Everyone agrees, it seems, that “it takes a village” — but why does it only take a village to raise a child? What about the rest of us? Are all parents so completely fulfilled that they don’t EVER consider that perhaps it should also take a village — or more than just one other human — to get their jokes, to listen to the music they want to listen to, to have conversations they can’t have with anyone else? Yeah, we may have friends and co-workers and peers who may meet these needs — but once we are in our pajamas at home, does it all come down to one other person? The sound of Tuck and Ben laughing two floors down about something I know I don’t give a rat’s ass about is a wonderful feeling for me. It’s one conversation I didn’t have to smile through politely with either of them. We are all really different people. It is nice that we dispensed early with the idea that there were also supposed to be movies that all three of us needed to watch together on a regular basis. Because there aren’t. That’s pretty occasional. (And half of that time, involves the kids.) (And I prefer to do all my TV and movie watching entirely alone — something no one in the family really seems to understand or appreciate.)

There are times when I wonder just how “weird” our situation seems to outsiders, but, as Ben has pointed out, “I don’t know what counts as weird, more and more the distinction seems idiotically provincial.” He has a point — when I picture “outsiders”, I picture our neighborhood. In Philadelphia. In Pennsylvania. In the United States. Why is America so out of step with other countries who have more than two generations  — and more members of those generations — living together in a home? It isn’t just 1985’s misguided “USA for Africa” campaign that led us astray — the errant message seems to have lasted since then. The truth is, we aren’t the world.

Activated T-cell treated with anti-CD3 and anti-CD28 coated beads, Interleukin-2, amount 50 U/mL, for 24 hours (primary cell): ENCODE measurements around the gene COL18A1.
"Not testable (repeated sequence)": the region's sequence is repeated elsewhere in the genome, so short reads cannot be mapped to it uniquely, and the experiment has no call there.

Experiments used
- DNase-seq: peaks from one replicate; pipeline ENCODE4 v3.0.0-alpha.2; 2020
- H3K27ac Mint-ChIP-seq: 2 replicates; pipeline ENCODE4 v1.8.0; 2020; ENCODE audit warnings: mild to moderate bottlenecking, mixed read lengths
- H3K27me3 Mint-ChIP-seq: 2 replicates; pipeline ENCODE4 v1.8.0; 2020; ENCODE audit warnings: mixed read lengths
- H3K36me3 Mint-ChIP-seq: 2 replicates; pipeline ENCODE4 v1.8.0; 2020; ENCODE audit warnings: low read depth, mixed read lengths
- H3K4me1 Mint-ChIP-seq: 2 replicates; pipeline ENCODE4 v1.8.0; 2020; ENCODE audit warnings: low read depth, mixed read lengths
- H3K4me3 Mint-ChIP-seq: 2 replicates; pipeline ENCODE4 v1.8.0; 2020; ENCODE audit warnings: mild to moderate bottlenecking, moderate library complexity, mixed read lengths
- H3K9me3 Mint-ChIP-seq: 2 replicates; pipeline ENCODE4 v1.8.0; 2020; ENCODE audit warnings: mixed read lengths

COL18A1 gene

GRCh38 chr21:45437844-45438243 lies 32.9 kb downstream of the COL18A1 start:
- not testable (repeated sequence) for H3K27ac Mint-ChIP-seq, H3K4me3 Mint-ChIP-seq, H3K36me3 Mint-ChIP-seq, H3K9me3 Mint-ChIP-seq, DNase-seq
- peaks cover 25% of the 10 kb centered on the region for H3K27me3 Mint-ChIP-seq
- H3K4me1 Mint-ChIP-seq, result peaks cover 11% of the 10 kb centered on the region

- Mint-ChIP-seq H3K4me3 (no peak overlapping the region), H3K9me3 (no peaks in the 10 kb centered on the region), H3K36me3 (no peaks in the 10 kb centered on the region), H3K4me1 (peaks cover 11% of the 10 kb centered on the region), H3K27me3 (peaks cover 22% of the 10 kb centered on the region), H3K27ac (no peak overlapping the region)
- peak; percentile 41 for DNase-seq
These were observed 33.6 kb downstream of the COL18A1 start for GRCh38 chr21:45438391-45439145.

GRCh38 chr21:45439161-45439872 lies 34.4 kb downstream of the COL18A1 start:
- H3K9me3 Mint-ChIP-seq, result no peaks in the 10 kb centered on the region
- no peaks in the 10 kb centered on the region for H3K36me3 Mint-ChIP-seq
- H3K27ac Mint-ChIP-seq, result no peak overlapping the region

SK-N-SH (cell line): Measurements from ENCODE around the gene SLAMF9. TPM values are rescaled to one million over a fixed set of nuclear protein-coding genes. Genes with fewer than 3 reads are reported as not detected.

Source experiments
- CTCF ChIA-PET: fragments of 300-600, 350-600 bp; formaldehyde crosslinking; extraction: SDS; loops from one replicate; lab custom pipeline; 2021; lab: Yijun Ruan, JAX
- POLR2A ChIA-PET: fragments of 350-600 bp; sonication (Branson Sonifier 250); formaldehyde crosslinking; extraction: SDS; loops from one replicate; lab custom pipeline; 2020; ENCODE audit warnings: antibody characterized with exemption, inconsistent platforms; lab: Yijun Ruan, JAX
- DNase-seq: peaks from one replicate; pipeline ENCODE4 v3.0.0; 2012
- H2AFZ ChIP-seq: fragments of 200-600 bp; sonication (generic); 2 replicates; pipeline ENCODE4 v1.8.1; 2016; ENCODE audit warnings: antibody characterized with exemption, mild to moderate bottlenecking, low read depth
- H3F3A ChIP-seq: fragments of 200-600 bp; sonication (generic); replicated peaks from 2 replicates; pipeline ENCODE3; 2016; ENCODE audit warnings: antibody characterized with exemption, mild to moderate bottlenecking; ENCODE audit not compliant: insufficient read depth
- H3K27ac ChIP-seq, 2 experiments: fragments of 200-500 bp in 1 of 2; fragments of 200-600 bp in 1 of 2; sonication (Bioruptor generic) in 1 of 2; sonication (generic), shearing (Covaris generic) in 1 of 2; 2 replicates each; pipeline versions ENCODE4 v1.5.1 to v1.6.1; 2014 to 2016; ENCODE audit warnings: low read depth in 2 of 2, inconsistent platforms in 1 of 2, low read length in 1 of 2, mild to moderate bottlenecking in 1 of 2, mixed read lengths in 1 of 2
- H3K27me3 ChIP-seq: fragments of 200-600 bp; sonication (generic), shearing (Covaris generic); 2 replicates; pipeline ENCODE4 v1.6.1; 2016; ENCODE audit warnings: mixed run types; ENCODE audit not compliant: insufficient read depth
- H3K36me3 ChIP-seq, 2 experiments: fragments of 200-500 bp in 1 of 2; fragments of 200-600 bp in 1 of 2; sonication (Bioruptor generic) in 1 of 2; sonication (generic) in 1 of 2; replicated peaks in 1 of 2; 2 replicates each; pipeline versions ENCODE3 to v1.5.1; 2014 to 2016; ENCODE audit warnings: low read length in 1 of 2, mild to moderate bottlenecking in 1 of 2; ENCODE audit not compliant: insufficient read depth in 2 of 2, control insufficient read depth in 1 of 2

Look up the noun coliving. (Feel free to add a dot org to it.) It’s happening for a wide range of people, for a wide range of reasons. For autistic people, it can be a boon. To live with people who love you and whom you love, with whom you can share great joy and family culture — and also receive assistance with supported decision-making (look it up, feel free to ad a dot org to it) — can be pretty cool.